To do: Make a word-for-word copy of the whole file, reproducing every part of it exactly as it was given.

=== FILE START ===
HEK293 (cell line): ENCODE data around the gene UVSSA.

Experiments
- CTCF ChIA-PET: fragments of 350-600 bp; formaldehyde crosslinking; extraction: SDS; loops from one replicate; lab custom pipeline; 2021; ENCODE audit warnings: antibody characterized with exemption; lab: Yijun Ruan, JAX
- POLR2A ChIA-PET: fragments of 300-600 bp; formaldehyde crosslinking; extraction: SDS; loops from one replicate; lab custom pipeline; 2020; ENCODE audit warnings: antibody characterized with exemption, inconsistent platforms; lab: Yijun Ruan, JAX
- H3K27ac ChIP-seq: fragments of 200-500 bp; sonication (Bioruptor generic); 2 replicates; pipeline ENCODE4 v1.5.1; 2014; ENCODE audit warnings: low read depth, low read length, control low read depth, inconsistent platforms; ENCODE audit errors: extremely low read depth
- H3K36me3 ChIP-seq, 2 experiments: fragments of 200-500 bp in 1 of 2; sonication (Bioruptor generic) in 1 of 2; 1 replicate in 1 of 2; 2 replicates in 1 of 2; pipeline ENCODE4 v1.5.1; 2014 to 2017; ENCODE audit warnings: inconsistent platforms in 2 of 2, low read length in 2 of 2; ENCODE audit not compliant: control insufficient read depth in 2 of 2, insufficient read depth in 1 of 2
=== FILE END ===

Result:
HEK293 (cell line): ENCODE data around the gene UVSSA.

Experiments
- CTCF ChIA-PET: fragments of 350-600 bp; formaldehyde crosslinking; extraction: SDS; loops from one replicate; lab custom pipeline; 2021; ENCODE audit warnings: antibody characterized with exemption; lab: Yijun Ruan, JAX
- POLR2A ChIA-PET: fragments of 300-600 bp; formaldehyde crosslinking; extraction: SDS; loops from one replicate; lab custom pipeline; 2020; ENCODE audit warnings: antibody characterized with exemption, inconsistent platforms; lab: Yijun Ruan, JAX
- H3K27ac ChIP-seq: fragments of 200-500 bp; sonication (Bioruptor generic); 2 replicates; pipeline ENCODE4 v1.5.1; 2014; ENCODE audit warnings: low read depth, low read length, control low read depth, inconsistent platforms; ENCODE audit errors: extremely low read depth
- H3K36me3 ChIP-seq, 2 experiments: fragments of 200-500 bp in 1 of 2; sonication (Bioruptor generic) in 1 of 2; 1 replicate in 1 of 2; 2 replicates in 1 of 2; pipeline ENCODE4 v1.5.1; 2014 to 2017; ENCODE audit warnings: inconsistent platforms in 2 of 2, low read length in 2 of 2; ENCODE audit not compliant: control insufficient read depth in 2 of 2, insufficient read depth in 1 of 2